“I remember being amazed,” says Llinás, who asked his grandfather why the man would behave that way. “‘He didn’t want to do it. He couldn’t help it. His brain did it,’” his grandfather explained. For Llinás, the idea that the brain had a mind of its own was eye opening. “And the more I talked to the old man about these things,” he says, “the more I came to see that everything we do, everything we understand, everything we are, is focused on the brain.”
Llinás has kept his focus on the brain ever since. In addition to mapping out the detailed biophysics of neural activity in the squid giant synapse, Llinás has painstakingly catalogued the distinctive electrical properties of individual nerve cells in the central nervous system. His decades of labor have revealed that certain neurons can generate oscillating currents, an activity that helps to coordinate movement and could even give rise to consciousness.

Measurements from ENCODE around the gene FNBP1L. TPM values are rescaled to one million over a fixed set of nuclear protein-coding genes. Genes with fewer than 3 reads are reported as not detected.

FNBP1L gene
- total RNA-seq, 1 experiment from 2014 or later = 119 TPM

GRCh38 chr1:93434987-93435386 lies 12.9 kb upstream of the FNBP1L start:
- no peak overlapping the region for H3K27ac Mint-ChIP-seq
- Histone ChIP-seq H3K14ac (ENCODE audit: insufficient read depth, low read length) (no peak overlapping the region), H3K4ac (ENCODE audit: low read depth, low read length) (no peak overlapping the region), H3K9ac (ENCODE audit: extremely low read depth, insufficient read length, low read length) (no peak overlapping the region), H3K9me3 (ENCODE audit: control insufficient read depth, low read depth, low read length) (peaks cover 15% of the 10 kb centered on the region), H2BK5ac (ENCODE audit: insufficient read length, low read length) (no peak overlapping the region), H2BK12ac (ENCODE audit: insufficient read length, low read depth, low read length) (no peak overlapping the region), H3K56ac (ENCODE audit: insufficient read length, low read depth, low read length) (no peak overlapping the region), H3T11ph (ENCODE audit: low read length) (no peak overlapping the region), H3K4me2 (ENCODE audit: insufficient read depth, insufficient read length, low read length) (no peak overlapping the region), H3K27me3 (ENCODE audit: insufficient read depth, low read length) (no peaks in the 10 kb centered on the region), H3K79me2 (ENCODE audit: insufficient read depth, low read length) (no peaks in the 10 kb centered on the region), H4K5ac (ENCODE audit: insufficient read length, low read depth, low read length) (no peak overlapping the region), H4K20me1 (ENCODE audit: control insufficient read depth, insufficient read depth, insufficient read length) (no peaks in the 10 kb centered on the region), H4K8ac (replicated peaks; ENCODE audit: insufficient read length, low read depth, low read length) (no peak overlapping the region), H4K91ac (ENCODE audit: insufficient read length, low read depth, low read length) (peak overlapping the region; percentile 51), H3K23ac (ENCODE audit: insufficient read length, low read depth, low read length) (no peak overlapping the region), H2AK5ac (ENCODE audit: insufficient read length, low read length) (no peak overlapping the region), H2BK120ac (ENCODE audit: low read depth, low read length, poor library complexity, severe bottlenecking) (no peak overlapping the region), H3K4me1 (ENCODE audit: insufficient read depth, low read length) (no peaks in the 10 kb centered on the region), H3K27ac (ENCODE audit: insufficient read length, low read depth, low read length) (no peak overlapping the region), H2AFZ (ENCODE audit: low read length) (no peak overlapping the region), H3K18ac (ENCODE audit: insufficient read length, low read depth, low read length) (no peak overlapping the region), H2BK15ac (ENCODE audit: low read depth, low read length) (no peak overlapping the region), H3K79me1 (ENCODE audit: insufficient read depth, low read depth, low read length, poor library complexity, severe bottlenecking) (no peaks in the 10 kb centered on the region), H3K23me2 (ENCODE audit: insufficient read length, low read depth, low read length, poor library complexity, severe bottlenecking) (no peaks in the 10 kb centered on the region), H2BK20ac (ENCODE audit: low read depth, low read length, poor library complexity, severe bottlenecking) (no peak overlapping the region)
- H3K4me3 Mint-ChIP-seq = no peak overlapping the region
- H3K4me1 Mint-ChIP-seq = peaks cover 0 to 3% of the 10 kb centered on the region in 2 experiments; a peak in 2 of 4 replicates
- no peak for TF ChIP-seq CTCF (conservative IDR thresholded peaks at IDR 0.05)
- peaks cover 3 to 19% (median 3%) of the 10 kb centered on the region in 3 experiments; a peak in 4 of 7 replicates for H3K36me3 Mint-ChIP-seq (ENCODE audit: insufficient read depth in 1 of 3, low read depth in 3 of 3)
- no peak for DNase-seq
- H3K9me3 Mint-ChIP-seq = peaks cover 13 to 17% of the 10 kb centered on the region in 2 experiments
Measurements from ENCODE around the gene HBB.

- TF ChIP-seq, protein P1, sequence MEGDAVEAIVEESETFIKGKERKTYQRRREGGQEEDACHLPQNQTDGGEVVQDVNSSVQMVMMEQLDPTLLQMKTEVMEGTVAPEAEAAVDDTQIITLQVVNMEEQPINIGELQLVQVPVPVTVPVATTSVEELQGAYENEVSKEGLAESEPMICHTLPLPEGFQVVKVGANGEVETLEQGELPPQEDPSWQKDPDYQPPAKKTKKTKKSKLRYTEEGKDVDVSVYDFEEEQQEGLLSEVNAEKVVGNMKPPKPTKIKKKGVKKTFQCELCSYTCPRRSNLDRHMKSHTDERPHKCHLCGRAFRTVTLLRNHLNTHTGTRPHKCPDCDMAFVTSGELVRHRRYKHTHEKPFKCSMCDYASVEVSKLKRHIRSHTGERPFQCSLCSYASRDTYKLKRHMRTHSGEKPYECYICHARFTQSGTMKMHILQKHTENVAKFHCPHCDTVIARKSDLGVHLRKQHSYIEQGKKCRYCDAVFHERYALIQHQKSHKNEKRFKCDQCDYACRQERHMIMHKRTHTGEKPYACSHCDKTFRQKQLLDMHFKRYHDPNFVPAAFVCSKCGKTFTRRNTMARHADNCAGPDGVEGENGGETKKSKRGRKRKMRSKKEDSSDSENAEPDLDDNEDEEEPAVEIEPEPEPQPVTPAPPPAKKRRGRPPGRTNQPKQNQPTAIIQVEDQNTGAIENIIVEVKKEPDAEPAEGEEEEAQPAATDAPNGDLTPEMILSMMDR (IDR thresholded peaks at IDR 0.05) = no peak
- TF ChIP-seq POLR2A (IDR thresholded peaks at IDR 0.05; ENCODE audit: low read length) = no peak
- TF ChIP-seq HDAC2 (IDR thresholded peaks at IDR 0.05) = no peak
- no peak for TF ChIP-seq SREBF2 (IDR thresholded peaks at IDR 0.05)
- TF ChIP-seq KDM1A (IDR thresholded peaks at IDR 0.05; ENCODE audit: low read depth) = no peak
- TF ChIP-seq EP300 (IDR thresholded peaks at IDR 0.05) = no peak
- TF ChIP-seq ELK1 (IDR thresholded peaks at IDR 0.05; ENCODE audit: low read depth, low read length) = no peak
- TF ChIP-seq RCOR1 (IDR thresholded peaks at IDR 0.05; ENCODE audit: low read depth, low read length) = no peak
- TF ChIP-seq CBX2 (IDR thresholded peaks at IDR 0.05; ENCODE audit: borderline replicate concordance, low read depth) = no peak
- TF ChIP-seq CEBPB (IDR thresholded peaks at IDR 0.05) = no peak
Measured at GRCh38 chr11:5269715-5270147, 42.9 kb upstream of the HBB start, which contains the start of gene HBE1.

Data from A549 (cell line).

“Rodolfo is one of the most revered, distinguished neurophysiologists in the field today,” says Howard Hughes Medical Institute investigator Terry Sejnowski of the Salk Institute for Biological Studies in La Jolla. “He has a real passion for understanding how the brain works and he’s been fearless in adopting whatever techniques will allow him to make progress. Rodolfo is not only a leader in the field, his work is foundational and inspirational.”
“We’re now in a golden age of cellular neuroscience,” says former postdoc Brian MacVicar of the University of British Columbia. “And its groundwork was built on Rodolfo’s work.” Read complete Article here below
Filed under: Noticias | Tagged: Howard Hughes Medical Institute, John Eccles, Nervous system, Neuron, New York University School of Medicine, Rodolfo Llinas, Salk Institute for Biological Studies, USCMA, XXX Congreso USCMA | Leave a comment »